MANILA, Phiilppines – Drama continues to unfold in the Philippine Olympic Committee (POC) as Ricky Vargas tendered a surprise irrevocable resignation as president last Tuesday, June 18.
But with 5 months to go until the country’s hosting of the 2019 Southeast Asian Games, let’s take a look at the turn of events that will likely impact the country’s preparations for the regional biennial meet.
Romasanta steps in power
Joey Romasanta assumed the POC presidency as the by-laws state that the first vice president succeeds the post vacated by the president.
Within the day he accepted the post, Romasanta vowed that he and the POC board will get more involved in the Philippine SEA Games Organizing Committee (PHISGOC). (READ: New POC president looks to regroup as SEA Games hosting nears)
When Vargas was still at the helm, majority of the POC board, including Romasanta, questioned the PHISGOC for entering into contracts without their approval and even claimed that the group was not the same as the ad hoc committee they approved in 2017.
Romasanta’s first order – through the spokesman appointed by the board, Clint Aranas – was to call for an extraordinary POC general assembly on Tuesday, June 25, at the GSIS gym in Pasay in order to address the national sports associations’ SEA Games concerns.
Moreover, the new POC under Romasanta also planned to meet with the Southeast Asian Federation in order to update the council on the latest change in leadership.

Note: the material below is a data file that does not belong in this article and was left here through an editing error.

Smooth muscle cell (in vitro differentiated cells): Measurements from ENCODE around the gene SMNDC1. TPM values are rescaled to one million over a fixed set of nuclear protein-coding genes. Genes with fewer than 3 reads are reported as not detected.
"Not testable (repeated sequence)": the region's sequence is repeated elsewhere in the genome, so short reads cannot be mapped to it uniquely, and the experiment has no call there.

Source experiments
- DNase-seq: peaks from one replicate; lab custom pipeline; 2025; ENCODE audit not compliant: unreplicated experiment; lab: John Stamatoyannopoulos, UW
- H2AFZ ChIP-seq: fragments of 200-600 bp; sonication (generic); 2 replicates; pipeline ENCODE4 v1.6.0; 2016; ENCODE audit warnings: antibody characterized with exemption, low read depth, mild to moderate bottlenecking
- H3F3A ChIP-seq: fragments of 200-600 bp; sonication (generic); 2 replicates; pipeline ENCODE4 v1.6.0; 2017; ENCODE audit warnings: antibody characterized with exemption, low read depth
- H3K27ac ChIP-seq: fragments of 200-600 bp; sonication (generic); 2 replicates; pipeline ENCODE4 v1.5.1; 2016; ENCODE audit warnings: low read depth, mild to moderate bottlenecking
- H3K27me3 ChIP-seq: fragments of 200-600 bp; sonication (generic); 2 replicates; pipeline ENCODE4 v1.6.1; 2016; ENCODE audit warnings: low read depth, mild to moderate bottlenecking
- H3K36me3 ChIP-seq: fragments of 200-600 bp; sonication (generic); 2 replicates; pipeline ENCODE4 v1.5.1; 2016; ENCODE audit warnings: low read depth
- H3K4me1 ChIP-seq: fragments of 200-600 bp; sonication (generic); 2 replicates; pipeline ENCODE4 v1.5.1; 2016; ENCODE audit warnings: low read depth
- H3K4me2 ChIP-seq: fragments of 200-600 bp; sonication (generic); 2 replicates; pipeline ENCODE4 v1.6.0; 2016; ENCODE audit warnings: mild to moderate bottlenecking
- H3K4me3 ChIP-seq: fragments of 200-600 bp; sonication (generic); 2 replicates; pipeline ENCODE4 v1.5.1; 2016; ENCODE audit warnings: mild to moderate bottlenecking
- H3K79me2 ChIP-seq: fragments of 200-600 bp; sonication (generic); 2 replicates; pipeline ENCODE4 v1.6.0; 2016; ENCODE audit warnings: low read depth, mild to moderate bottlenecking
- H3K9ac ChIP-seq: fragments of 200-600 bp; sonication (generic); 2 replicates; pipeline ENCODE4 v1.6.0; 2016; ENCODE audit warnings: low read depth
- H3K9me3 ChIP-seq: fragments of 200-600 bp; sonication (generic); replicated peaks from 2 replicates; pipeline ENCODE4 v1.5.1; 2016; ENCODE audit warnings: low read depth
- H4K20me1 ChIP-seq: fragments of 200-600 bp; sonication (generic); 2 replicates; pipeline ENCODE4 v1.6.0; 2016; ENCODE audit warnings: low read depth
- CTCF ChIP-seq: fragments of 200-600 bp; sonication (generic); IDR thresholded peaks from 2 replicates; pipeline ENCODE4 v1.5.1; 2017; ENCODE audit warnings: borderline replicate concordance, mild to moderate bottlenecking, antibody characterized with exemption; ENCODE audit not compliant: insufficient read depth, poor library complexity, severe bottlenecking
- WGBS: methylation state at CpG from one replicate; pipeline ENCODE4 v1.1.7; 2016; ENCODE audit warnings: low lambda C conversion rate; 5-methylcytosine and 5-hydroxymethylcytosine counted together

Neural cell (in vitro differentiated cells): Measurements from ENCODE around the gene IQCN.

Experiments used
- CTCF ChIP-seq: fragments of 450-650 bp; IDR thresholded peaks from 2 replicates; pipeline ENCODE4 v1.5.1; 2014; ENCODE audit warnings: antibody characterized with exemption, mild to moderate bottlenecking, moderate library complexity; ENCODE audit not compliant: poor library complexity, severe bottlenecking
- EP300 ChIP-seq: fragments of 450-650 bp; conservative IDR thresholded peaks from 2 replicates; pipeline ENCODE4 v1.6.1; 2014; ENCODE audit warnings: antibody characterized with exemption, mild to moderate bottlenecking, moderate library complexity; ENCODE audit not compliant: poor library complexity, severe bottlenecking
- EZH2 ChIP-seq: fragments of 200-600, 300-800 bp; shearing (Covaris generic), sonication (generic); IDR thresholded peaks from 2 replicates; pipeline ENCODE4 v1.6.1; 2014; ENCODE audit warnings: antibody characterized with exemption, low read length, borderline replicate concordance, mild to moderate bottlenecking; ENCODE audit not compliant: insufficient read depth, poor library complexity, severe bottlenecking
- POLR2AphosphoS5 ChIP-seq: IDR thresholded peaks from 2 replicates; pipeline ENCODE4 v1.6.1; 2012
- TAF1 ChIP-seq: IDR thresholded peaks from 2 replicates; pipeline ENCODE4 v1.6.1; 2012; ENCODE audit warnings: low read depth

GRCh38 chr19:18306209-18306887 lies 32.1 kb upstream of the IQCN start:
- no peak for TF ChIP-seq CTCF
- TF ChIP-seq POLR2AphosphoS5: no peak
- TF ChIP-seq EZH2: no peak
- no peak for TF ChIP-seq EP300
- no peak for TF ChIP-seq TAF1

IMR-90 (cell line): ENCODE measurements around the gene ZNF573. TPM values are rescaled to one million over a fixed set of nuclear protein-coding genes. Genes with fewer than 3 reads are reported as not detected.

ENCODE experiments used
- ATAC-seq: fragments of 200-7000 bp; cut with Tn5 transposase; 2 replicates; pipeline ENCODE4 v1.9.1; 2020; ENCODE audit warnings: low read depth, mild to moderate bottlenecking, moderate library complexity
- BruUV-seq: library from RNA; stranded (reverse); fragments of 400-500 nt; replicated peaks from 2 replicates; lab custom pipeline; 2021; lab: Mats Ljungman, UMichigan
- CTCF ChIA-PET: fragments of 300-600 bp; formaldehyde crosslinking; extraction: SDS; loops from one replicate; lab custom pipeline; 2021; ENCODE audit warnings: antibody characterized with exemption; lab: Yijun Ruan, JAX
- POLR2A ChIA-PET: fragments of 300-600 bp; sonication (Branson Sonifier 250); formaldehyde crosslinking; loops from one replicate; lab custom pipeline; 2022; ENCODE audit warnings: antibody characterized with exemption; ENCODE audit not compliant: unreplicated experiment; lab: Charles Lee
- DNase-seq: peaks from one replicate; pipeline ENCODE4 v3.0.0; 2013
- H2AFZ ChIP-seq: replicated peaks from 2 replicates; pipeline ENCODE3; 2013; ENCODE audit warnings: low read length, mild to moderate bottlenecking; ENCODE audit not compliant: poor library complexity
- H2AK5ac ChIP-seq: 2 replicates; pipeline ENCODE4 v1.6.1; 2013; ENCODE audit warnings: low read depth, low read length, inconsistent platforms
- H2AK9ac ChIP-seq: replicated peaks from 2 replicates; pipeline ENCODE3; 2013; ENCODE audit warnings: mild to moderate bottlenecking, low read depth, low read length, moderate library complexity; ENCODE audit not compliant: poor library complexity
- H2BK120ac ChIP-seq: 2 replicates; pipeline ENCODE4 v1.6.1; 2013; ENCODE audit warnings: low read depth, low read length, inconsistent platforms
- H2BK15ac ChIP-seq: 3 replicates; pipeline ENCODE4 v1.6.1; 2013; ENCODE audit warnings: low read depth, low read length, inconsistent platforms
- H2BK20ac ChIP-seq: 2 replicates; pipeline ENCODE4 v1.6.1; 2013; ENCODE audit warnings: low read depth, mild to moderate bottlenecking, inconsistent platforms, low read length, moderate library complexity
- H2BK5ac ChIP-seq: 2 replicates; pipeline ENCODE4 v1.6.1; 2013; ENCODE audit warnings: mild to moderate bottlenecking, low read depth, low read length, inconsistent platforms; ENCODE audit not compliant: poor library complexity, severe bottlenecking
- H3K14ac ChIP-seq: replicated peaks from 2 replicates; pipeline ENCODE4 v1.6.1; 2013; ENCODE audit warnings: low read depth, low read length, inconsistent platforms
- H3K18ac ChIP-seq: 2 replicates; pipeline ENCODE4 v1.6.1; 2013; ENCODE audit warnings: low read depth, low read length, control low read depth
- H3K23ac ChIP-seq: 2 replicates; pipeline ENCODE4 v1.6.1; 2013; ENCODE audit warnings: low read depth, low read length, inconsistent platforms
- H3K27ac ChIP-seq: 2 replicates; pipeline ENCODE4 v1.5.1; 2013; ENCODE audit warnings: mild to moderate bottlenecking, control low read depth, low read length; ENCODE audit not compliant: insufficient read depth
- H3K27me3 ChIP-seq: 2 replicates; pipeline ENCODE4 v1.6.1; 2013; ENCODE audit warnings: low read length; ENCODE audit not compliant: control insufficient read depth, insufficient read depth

Romasanta and some of the POC board members had also visited the Philippine Sports Commission (PSC) for a courtesy call to chairman William “Butch” Ramirez, who’s also Team Philippines’ chef de mission to the 2019 SEA Games.
POC chairman: ‘There’s no president yet’
On Wednesday, June 19, POC chairman Abraham “Bambol” Tolentino called for a special election, citing that Romasanta is not qualified to assume the presidency post.
“There has been no POC president since Tuesday,” said Tolentino in a press conference on Thursday, June 20.
According to the by-laws, the POC president has to be an incumbent president of a Olympic sport-NSA.
Romasanta is currently the vice president of the Larong Volleyball ng Pilipinas Inc (LVPI) while second vice president Antonio Tamayo is president of soft tennis, which is not an Olympic sport.
As the POC chairman, Tolentino has the power to call for a special election under Article 7 section 6.
“A special election may be called by the chairman within 30 days from the date the vacancy arises if the named successors – first vice president and second vice president – are not qualified to succeed,” read the by-laws.
Tolentino added that he would announce the details of the election on Tuesday, June 25 at the POC general assembly.
Romasanta targets SEA Games franchise
Although the POC chairman declared the presidential post vacant, Romasanta bared plans for the POC to officially claim the right to organize the SEA Games.
Romasanta’s group emphasized that the PHISGOC Foundation, Inc. has no control over the staging of the 2019 SEA Games since POC is franchise holder of the regional biennial meet.